Conserve Ontario’s Carolinian Forests: Preserve Songbird Species at Risk
- 1. Ontario’s Carolinian Zone
- 2. A Closer Look at these Carolinian Forest Songbirds
- 3. The Species Ranges and the Carolinian Zone
- 4. Canada’s Recovery Plans
- 5. Building Better Forest Habitat
- 6. A Guide to Habitat-Friendly Forest Management
- 7. Improving and Enhancing Forest Habitat
- 8. Summary of Management Guidelines for Maintenance of Forest Bird Diversity
- 9. Management Guidelines for Forest Songbird Species at Risk
- 10. Tax Incentives for Sustainably Managed Forests
- 11. Thanks to the landowners
- 12. Suggested Reading
- 13. Relevant Programs
- 14. For More Information Please Contact:
- 15. Map Sources
Canada’s Recovery Plans
The Committee on the Status of Endangered Wildlife in Canada, known as COSEWIC, is the national assessment body that makes recommendations on the status of species believed to be at risk of disappearing from Canada. The Government then reviews these assessments and decides which species are added to the List of Wildlife Species at Risk in Canada (Schedule 1) under SARA (Species at Risk Act). Once species are listed on Schedule 1 of the federal SARA, recovery strategies and action plans (for endangered and threatened species) or management plans (for species of special concern), are prepared for each species and posted on the Species at Risk Public Registry (see Suggested Reading).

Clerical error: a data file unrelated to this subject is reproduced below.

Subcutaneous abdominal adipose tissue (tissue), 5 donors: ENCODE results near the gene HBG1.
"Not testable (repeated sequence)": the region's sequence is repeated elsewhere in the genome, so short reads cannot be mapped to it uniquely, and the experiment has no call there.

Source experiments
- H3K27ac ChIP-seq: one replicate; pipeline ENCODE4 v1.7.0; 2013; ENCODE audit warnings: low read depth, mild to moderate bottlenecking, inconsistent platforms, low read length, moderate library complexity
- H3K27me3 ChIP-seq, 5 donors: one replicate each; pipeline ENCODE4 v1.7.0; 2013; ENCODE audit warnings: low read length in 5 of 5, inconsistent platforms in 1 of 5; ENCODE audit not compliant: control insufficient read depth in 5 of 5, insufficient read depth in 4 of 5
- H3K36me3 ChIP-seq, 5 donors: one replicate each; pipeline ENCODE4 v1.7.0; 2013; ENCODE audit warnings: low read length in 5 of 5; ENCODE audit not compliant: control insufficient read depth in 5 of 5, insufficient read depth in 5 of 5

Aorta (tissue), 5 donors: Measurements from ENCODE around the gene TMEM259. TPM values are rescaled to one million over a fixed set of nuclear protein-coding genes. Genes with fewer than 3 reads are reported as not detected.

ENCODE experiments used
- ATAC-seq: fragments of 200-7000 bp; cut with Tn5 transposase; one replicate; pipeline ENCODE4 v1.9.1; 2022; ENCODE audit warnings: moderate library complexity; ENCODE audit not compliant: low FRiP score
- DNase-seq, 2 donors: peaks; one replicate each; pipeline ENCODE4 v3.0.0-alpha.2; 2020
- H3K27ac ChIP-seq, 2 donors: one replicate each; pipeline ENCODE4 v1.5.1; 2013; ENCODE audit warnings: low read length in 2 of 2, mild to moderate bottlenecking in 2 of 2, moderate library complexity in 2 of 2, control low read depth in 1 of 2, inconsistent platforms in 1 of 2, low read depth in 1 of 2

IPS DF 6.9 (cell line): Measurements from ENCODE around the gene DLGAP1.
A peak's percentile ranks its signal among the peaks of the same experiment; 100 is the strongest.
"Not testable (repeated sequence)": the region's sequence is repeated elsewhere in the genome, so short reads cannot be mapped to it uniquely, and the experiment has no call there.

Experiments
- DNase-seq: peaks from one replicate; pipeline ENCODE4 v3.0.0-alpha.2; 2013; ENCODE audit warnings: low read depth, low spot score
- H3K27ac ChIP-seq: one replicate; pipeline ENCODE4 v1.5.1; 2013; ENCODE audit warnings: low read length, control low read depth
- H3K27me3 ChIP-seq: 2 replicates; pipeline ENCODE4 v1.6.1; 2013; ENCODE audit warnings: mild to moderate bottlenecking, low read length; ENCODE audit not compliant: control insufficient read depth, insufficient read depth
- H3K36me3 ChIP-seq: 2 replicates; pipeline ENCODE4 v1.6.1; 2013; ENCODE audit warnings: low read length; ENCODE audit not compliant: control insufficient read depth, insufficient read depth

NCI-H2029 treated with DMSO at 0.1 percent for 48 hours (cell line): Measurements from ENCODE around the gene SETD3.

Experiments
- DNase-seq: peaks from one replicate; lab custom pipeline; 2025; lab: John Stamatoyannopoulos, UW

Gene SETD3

Species are also assessed at the provincial level by a separate group of experts (Committee on the Status of Species at Risk in Ontario, known as COSSARO). Status recommendations made by COSSARO are reviewed by the Ontario government, which decides which species are placed on the list of Species at Risk in Ontario (SARO) under the provincial Endangered Species Act (ESA). Recovery strategies (for endangered or threatened species) and management plans (for some species of special concern) are then prepared and are available through the OMNR (Ontario Ministry of Natural Resources) Species at Risk Program (see Suggested Reading).
The objectives of the federal recovery strategies for the Hooded Warbler and Prothonotary Warbler are to increase the current populations of these birds in Ontario. Successful recovery will raise the populations to 500 nesting pairs of Hooded Warblers and 40 nesting pairs of Prothonotary Warblers. The objectives of the federal recovery strategy for the Acadian Flycatcher and the federal management plans for the Cerulean Warbler and Louisiana Waterthrush are to maintain current populations and distribution of these species. Recovery practitioners are working with other stakeholders to achieve these goals by:
- encouraging private landowners and public managers of Carolinian forests in Canada to protect and enhance these rare ecosystems through stewardship strategies, easements, acquisition, tax incentives, policies or legislation;
- providing stewardship and management options to landowners, managers and foresters that are designed to maintain and enhance Carolinian forest habitat; and
- conducting or contributing to ongoing habitat surveys and population monitoring.
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